Dynamic Control Creation Limits

You cannot dynamically create a control and wire an event into it in a cached event or in the PostBack event. Cached events and the PostBack event get processed after the OnLoad() function member and OnInit() function member have completed processing.

You should know about one important limitation in the sequence that ASP.NET uses to process events that directly impacts my technique for dynamically creating controls. You cannot dynamically create a control and wire an event into it in a cached event or in the PostBack event. ASP.NET processes cached events and the PostBack event after the OnLoad() function member and OnInit() function member have completed processing.

Many complex Web applications require forms to be created and rendered dynamically. The ability to dynamically add controls and content to forms has been an intrinsic feature of both classic ASP and ASP.NET. Microsoft ASP.NET vastly expands the process. Expertise in the dynamic creation process requires a thorough understanding of the ASP.NET page event life cycle.

You’ll find additional resources on the Web by searching for the ASP.NET page event life cycle.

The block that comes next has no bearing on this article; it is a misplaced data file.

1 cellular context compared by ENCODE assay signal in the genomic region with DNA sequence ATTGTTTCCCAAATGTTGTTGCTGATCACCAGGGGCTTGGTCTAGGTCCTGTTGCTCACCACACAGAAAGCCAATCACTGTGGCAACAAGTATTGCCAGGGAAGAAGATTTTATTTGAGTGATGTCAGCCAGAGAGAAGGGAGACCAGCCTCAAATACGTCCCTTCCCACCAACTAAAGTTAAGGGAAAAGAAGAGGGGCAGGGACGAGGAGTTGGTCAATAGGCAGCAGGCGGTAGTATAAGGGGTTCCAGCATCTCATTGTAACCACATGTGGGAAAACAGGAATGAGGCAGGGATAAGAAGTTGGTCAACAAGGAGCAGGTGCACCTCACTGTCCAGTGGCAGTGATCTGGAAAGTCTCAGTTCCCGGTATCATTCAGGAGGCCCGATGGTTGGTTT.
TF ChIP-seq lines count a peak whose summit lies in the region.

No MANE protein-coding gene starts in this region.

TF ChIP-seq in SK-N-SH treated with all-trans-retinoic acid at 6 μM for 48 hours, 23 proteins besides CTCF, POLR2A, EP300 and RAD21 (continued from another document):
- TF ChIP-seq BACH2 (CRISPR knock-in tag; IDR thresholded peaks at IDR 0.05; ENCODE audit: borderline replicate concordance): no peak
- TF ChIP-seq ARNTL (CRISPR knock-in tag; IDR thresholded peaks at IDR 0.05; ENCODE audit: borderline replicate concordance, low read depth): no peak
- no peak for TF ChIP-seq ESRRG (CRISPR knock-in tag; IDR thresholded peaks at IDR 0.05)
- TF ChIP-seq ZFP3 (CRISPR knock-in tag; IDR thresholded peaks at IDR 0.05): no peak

Here is an MSDN article that discusses the page event life cycle in detail

The MSDN Web site lists an article that discusses how to dynamically create Web Form controls:;EN-US;Q317794. This is the C# version of the code. There is a link at the bottom of the article for the Visual Basic .NET version of the article.

See also  Comparing different methods of testing your Infrastructure-as-Code

About Our Editorial Process

At DevX, we’re dedicated to tech entrepreneurship. Our team closely follows industry shifts, new products, AI breakthroughs, technology trends, and funding announcements. Articles undergo thorough editing to ensure accuracy and clarity, reflecting DevX’s style and supporting entrepreneurs in the tech sphere.

See our full editorial policy.

About Our Journalist

©2024 Copyright DevX - All Rights Reserved. Registration or use of this site constitutes acceptance of our Terms of Service and Privacy Policy.